Pandemic Preparedness and Health Systems Strengthening

Pandemic response and preparedness are intertwined: the best way to prepare for future pandemics is to invest in a more robust and equitable global infrastructure to accelerate an end to the pandemic.

At the Global COVID-19 Summit in September, the US proposed a target of establishing a global health security financial intermediary fund (FIF) in 2021, aligned with recommendations from the G20 High-Level Independent Panel. The US aims to have at least 30 countries and at least 10 organizations sign on to establish the FIF and provide seed funding in 2021. The US made an initial pledge of $250 million to this fund and the Biden administration plans to request an additional $800 million from Congress. No other countries have yet made a financial commitment to this proposed fund. Instead, at its summit at the end of October, the G20 only established a Joint Finance-Health Task Force, which is charged to work on establishing a financial facility for pandemic prevention, preparedness, and response. The task force is to report back to G20 leaders in early 2022, with no action steps yet identified.

the best way to prepare for future pandemics is to invest in a more robust and equitable global infrastructure

Without action in the coming months on financing and governance for pandemic preparedness and global health security, global leaders will miss another critical window of opportunity to develop coordinated and equitable approaches to address future threats. COVID GAP will continue to monitor progress and highlight opportunities for further action.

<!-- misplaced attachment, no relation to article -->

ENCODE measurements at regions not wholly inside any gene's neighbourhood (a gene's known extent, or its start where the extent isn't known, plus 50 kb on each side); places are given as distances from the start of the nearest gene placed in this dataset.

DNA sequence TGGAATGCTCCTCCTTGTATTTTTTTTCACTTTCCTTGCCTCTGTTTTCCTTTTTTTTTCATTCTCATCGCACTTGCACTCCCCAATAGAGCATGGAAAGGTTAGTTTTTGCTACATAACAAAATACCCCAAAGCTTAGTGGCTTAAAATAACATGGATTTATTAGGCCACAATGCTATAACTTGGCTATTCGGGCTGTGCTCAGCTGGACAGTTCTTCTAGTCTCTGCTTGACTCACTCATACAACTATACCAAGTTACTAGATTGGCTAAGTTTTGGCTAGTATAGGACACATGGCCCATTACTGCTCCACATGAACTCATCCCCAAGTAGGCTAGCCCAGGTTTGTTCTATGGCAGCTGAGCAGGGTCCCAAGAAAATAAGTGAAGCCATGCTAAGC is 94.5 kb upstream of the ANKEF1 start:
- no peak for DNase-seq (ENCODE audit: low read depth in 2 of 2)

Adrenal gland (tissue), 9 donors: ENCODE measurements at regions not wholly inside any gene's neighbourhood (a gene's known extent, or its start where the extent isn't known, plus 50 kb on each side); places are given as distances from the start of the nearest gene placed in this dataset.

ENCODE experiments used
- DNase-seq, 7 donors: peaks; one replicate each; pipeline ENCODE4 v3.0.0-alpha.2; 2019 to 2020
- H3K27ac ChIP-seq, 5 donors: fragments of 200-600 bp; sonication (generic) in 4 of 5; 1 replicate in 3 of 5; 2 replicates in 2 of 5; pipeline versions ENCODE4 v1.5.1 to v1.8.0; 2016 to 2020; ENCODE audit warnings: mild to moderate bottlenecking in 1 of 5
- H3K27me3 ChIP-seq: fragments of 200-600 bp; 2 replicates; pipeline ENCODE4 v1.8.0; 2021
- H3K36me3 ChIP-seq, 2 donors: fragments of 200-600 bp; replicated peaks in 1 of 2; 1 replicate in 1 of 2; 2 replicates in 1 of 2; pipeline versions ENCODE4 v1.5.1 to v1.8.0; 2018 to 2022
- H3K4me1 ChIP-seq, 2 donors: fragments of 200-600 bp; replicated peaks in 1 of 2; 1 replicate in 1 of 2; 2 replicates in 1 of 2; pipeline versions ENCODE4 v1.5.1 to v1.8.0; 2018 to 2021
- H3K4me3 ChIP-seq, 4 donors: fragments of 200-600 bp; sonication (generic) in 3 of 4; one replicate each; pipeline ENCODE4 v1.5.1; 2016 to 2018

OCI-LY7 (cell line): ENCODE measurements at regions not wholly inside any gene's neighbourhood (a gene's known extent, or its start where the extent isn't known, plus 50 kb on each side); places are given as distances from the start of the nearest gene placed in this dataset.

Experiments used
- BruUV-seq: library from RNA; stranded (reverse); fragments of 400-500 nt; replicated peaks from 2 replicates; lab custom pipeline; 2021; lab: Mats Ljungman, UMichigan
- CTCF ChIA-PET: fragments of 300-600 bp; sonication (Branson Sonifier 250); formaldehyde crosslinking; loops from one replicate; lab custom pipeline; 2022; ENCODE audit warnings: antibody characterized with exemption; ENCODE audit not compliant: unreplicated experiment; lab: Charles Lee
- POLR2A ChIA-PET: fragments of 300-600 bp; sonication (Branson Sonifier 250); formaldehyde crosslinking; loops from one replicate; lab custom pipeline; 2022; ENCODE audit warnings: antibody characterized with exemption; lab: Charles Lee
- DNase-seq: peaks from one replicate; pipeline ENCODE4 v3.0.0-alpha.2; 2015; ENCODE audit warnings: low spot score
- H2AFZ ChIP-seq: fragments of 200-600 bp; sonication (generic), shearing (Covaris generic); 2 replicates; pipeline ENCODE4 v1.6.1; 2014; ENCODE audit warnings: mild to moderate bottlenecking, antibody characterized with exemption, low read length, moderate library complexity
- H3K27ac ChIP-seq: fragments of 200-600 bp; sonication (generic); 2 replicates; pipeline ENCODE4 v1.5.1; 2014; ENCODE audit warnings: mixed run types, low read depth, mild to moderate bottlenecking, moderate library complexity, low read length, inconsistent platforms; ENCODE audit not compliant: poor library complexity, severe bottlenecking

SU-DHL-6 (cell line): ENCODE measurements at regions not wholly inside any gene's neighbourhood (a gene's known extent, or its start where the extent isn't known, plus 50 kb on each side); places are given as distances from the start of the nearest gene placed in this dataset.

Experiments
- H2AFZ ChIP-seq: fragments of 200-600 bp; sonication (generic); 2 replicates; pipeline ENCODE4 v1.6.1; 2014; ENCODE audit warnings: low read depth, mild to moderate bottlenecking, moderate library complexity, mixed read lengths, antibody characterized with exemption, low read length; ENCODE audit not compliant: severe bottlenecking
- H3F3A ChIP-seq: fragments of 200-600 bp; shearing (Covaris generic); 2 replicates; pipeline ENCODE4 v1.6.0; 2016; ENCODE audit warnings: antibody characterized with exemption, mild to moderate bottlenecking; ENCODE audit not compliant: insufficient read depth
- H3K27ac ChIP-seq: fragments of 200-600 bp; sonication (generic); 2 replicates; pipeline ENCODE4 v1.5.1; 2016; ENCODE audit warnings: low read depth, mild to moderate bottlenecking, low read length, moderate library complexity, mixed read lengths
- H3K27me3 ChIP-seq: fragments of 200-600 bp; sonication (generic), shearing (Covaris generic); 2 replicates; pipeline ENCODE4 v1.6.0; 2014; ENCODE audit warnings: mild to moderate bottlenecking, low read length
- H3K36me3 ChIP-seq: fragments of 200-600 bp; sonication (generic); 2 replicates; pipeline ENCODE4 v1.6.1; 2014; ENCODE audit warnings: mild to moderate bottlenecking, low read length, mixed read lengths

Expanding regional vaccine manufacturing capacity in LMICs is a critical strategy to promote equitable access to vaccines and therapeutics, both for the current pandemic and for future needs. This need is particularly acute in Africa, where the lack of regional manufacturing capacity has been associated with the continent’s difficulty in obtaining timely, high-quality COVID-19 vaccines.

The Africa CDC and African Union launched the Partnerships for African Vaccine Making (PAVM) in April 2021 with the goal to manufacture about 60 percent of Africa’s vaccines on the continent by 2040. Funders and governments have responded with pledges of support to develop vaccine manufacturing in Africa, including $1.3 billion from the Mastercard Foundation, €1 billion (USD 1.1 billion) from the European Commission, and €600 million (USD 682 million) from The World Bank, the US, Germany, and France together.

In conjunction with these financial commitments, additional efforts are underway to grow LMIC-based manufacturing capacity. The US, Japan, Australia, and India are partnering to increase India-based Biological E’s COVID-19 vaccine manufacturing capacity to 1 billion doses in 2022. Pfizer and BioNTech recently announced agreements with Rwanda and Senegal to build local mRNA manufacturing capacity, which is in addition to the companies’ agreement with BioVac Institute in Cape Town, South Africa. Johnson & Johnson and Aspen Pharmaceuticals are in talks about a voluntary licensing agreement to expand Aspen’s fill-and-finish plant in South Africa to include manufacturing of viral vector vaccines, with an expected production of 1.3 billion doses annually by 2024. Moderna stated plans to build an mRNA vaccine production site in Africa but has not yet selected a country or taken any further steps toward production. These efforts represent important but not yet fulfilled opportunities to improve timely vaccine availability for future health needs in Africa and Asia, with some potential for impact as soon as 2022 and 2023.